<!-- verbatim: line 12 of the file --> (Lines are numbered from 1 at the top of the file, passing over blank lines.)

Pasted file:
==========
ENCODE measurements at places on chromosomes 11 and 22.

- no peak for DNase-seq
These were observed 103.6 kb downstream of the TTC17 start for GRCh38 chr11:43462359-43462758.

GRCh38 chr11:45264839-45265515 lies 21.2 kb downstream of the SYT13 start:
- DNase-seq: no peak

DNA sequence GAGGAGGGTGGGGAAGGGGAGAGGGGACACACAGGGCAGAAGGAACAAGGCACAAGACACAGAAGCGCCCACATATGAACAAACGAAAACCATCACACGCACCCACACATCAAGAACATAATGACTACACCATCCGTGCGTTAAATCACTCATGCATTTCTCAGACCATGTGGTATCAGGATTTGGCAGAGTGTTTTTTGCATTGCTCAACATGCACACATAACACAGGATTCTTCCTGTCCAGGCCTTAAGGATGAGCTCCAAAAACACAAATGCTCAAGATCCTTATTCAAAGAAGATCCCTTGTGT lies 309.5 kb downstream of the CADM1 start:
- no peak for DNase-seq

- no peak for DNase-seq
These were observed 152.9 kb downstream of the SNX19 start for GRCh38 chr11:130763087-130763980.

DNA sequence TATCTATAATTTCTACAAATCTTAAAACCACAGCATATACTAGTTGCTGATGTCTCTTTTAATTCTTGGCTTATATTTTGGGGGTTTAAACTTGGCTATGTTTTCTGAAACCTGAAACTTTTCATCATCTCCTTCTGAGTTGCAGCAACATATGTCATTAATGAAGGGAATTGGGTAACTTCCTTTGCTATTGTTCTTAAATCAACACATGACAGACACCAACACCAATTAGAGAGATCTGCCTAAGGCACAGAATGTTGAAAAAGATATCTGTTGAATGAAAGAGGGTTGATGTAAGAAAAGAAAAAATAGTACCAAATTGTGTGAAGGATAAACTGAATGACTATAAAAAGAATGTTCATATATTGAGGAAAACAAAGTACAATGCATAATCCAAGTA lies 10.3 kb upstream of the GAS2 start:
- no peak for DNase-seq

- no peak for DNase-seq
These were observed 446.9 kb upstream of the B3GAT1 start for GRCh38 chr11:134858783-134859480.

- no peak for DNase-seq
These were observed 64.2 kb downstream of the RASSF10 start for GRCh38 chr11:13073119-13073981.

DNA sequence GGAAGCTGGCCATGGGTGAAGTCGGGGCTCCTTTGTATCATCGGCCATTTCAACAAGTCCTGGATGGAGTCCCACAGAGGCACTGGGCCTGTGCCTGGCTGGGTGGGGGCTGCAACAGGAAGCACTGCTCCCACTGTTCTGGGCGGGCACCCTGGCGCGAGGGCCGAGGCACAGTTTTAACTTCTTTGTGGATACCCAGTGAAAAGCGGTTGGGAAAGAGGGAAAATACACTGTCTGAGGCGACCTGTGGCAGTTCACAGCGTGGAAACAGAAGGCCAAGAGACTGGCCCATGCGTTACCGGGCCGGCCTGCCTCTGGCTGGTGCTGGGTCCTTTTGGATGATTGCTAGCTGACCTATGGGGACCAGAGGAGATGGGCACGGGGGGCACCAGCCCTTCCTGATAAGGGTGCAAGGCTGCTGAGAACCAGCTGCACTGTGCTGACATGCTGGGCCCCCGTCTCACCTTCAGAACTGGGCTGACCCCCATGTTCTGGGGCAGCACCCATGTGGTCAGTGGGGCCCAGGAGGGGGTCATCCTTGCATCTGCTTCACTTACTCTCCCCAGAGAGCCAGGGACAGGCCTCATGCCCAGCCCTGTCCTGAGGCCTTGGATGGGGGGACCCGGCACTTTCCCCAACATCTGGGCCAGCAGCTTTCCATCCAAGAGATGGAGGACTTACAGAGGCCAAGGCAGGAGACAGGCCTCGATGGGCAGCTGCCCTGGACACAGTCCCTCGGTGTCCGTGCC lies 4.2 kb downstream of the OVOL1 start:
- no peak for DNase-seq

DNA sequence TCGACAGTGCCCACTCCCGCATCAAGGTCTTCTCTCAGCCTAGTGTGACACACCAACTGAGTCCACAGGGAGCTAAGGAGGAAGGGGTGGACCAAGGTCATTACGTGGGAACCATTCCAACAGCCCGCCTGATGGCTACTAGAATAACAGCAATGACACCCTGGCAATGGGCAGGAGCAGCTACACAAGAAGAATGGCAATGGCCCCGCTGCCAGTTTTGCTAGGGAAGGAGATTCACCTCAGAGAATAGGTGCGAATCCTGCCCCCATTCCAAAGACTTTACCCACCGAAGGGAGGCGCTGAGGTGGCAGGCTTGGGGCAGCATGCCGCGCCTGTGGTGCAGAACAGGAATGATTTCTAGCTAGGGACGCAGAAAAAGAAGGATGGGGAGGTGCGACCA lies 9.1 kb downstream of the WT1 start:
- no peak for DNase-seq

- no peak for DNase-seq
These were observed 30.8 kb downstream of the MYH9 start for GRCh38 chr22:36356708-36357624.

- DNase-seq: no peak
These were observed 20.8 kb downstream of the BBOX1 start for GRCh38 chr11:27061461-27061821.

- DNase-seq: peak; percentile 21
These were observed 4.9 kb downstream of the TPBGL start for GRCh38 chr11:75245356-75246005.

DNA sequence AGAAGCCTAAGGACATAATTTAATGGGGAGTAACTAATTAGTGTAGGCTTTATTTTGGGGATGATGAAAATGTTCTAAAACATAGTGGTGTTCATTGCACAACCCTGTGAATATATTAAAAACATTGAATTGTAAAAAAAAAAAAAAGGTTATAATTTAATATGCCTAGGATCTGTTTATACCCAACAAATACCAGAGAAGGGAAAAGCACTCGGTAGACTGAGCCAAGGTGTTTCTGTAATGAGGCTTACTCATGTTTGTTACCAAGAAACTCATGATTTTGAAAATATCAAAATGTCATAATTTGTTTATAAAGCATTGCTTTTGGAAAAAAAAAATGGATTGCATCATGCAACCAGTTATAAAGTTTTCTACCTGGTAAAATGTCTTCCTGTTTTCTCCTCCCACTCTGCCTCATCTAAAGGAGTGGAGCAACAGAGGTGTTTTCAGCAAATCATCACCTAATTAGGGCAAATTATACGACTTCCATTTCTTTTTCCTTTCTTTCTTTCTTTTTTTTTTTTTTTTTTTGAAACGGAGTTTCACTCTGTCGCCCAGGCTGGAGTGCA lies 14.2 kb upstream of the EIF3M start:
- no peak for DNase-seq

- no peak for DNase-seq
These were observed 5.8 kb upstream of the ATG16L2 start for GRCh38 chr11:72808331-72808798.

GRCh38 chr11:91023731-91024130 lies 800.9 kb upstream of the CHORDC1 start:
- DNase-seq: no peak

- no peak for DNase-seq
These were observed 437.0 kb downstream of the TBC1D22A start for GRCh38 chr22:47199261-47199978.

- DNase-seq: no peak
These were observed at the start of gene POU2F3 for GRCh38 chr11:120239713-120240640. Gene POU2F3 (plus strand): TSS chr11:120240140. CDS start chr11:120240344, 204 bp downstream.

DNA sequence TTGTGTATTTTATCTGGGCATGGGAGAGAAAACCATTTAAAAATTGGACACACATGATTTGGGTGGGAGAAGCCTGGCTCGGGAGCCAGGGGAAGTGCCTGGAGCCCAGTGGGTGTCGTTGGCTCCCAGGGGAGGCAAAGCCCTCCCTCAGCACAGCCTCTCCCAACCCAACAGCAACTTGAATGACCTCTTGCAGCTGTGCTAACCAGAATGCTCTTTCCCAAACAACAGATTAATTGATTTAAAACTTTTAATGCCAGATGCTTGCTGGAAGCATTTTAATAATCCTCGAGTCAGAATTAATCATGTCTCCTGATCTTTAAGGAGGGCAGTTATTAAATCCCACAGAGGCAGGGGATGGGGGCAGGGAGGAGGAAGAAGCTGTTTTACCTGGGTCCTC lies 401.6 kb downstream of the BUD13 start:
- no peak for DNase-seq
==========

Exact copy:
- no peak for DNase-seq